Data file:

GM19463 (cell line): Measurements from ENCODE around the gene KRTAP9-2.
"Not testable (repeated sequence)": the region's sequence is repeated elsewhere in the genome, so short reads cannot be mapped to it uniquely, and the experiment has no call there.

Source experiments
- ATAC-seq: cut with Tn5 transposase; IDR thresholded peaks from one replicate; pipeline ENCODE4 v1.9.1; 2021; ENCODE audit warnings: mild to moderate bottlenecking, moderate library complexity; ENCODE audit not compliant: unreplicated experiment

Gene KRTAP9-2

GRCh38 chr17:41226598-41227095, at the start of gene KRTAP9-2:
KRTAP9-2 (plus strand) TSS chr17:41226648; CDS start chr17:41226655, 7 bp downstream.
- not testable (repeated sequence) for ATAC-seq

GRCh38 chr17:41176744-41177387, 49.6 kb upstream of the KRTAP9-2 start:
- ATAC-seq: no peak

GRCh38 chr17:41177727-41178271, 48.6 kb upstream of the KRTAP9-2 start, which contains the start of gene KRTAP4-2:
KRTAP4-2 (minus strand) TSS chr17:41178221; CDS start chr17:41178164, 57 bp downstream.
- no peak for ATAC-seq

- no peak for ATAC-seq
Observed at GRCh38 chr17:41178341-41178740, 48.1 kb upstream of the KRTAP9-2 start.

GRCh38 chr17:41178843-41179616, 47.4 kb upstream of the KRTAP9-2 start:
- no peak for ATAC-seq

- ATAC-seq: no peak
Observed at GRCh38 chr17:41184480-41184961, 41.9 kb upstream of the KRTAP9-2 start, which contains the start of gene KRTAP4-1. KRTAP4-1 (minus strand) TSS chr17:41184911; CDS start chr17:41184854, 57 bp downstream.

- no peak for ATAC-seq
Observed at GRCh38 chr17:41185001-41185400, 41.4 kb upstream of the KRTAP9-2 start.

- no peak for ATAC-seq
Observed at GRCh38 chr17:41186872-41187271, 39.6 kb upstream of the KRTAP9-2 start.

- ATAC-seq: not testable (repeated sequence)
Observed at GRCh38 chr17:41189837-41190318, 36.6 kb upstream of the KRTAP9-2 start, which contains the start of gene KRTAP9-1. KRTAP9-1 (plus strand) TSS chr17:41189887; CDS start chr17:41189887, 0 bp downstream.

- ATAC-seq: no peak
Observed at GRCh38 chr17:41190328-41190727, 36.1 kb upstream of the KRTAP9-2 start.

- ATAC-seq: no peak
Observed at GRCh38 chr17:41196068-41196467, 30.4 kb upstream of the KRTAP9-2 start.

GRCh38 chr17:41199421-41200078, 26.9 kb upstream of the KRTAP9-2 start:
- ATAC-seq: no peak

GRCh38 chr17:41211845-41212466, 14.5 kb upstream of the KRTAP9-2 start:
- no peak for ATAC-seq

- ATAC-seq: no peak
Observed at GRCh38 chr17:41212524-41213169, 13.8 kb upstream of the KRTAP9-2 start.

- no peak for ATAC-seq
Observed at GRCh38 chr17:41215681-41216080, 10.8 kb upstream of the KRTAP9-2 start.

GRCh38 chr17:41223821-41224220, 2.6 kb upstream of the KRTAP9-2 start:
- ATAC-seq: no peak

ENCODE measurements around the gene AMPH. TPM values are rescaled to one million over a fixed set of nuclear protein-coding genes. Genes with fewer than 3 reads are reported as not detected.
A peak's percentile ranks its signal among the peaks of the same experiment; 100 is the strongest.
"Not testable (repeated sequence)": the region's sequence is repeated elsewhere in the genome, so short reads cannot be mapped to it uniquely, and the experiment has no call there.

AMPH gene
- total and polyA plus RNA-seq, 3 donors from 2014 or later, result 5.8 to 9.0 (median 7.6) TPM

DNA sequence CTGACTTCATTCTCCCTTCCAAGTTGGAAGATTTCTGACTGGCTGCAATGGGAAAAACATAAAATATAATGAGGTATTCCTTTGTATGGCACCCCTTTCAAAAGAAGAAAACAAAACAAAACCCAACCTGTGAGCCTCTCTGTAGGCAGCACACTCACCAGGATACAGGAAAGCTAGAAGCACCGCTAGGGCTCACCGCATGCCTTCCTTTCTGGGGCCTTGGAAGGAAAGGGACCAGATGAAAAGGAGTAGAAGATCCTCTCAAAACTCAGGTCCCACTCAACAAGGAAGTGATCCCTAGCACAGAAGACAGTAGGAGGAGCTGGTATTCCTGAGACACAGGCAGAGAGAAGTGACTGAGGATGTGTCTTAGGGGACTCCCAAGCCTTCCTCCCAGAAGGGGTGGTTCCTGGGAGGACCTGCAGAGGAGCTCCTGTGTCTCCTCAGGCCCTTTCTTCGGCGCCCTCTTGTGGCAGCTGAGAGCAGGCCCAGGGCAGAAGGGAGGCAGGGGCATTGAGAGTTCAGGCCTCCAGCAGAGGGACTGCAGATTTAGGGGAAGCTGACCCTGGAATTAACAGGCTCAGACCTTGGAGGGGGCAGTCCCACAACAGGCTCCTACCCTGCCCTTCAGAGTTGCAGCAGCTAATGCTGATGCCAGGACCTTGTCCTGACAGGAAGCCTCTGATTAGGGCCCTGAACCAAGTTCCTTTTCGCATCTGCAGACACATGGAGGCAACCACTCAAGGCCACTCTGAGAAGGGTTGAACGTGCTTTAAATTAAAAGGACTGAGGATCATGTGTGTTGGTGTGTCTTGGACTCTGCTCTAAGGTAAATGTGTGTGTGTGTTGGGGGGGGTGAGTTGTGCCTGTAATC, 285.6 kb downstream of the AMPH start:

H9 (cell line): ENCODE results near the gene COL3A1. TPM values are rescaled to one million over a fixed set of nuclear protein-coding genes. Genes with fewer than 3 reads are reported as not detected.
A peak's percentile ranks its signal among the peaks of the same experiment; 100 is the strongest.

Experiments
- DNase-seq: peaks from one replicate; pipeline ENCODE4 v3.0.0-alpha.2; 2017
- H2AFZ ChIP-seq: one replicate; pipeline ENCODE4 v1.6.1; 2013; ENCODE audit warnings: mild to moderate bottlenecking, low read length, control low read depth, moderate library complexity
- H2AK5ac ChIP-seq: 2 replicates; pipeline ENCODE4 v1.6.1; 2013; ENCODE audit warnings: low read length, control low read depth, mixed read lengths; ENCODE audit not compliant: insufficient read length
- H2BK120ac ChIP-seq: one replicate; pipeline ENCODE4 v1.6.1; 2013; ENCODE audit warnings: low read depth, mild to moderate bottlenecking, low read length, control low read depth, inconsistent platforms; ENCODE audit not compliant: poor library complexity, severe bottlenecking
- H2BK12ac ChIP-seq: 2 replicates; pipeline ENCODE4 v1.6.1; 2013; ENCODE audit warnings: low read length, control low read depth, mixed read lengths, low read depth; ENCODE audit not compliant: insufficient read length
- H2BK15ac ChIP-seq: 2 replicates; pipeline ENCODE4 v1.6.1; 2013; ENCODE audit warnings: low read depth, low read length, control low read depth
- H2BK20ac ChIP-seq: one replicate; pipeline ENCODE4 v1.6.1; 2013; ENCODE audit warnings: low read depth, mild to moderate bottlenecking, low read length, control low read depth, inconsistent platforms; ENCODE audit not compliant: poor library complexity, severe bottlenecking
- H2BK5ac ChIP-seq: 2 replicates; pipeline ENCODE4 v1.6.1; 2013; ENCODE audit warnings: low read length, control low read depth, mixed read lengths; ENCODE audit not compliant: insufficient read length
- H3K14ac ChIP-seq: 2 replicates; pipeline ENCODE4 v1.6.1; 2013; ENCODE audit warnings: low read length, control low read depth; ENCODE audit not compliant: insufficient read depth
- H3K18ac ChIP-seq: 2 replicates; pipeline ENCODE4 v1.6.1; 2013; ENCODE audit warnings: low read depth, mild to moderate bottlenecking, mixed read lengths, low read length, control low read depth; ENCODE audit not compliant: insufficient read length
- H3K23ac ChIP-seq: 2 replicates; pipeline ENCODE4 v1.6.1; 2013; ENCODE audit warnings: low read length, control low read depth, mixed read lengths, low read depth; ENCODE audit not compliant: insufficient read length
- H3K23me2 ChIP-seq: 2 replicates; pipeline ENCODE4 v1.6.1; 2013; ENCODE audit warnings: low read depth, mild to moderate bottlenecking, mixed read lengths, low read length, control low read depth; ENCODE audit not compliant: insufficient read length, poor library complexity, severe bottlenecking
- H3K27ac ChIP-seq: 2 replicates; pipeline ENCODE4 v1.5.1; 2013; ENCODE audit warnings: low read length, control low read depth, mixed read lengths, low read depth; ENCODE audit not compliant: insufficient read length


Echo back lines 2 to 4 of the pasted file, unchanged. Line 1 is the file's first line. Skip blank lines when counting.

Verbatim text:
"Not testable (repeated sequence)": the region's sequence is repeated elsewhere in the genome, so short reads cannot be mapped to it uniquely, and the experiment has no call there.

Source experiments
- ATAC-seq: cut with Tn5 transposase; IDR thresholded peaks from one replicate; pipeline ENCODE4 v1.9.1; 2021; ENCODE audit warnings: mild to moderate bottlenecking, moderate library complexity; ENCODE audit not compliant: unreplicated experiment